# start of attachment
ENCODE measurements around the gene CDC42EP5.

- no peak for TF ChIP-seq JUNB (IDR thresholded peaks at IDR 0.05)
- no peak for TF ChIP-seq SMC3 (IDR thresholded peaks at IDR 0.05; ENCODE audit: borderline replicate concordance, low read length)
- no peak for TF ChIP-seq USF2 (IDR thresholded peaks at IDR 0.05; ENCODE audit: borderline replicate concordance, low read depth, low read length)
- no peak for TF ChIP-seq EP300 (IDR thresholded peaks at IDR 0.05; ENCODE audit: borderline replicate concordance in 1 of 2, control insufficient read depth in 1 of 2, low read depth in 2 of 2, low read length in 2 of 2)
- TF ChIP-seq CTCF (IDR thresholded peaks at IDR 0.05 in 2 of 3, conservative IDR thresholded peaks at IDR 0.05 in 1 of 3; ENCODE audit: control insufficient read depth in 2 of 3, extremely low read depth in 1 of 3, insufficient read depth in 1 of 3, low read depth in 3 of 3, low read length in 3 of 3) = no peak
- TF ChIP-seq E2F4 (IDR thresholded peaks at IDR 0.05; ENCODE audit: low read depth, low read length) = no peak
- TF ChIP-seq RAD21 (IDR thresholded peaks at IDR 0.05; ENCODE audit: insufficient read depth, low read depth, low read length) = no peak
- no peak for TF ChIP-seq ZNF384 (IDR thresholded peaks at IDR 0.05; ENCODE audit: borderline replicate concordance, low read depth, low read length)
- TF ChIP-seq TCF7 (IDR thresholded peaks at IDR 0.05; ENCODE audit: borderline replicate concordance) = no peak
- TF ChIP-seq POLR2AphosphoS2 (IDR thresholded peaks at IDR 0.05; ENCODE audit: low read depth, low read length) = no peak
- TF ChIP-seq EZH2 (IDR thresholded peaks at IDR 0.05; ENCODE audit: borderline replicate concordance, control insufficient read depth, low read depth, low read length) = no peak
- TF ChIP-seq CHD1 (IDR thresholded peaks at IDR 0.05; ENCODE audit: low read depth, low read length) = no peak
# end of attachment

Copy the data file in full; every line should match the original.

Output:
ENCODE measurements around the gene CDC42EP5.

- no peak for TF ChIP-seq JUNB (IDR thresholded peaks at IDR 0.05)
- no peak for TF ChIP-seq SMC3 (IDR thresholded peaks at IDR 0.05; ENCODE audit: borderline replicate concordance, low read length)
- no peak for TF ChIP-seq USF2 (IDR thresholded peaks at IDR 0.05; ENCODE audit: borderline replicate concordance, low read depth, low read length)
- no peak for TF ChIP-seq EP300 (IDR thresholded peaks at IDR 0.05; ENCODE audit: borderline replicate concordance in 1 of 2, control insufficient read depth in 1 of 2, low read depth in 2 of 2, low read length in 2 of 2)
- TF ChIP-seq CTCF (IDR thresholded peaks at IDR 0.05 in 2 of 3, conservative IDR thresholded peaks at IDR 0.05 in 1 of 3; ENCODE audit: control insufficient read depth in 2 of 3, extremely low read depth in 1 of 3, insufficient read depth in 1 of 3, low read depth in 3 of 3, low read length in 3 of 3) = no peak
- TF ChIP-seq E2F4 (IDR thresholded peaks at IDR 0.05; ENCODE audit: low read depth, low read length) = no peak
- TF ChIP-seq RAD21 (IDR thresholded peaks at IDR 0.05; ENCODE audit: insufficient read depth, low read depth, low read length) = no peak
- no peak for TF ChIP-seq ZNF384 (IDR thresholded peaks at IDR 0.05; ENCODE audit: borderline replicate concordance, low read depth, low read length)
- TF ChIP-seq TCF7 (IDR thresholded peaks at IDR 0.05; ENCODE audit: borderline replicate concordance) = no peak
- TF ChIP-seq POLR2AphosphoS2 (IDR thresholded peaks at IDR 0.05; ENCODE audit: low read depth, low read length) = no peak
- TF ChIP-seq EZH2 (IDR thresholded peaks at IDR 0.05; ENCODE audit: borderline replicate concordance, control insufficient read depth, low read depth, low read length) = no peak
- TF ChIP-seq CHD1 (IDR thresholded peaks at IDR 0.05; ENCODE audit: low read depth, low read length) = no peak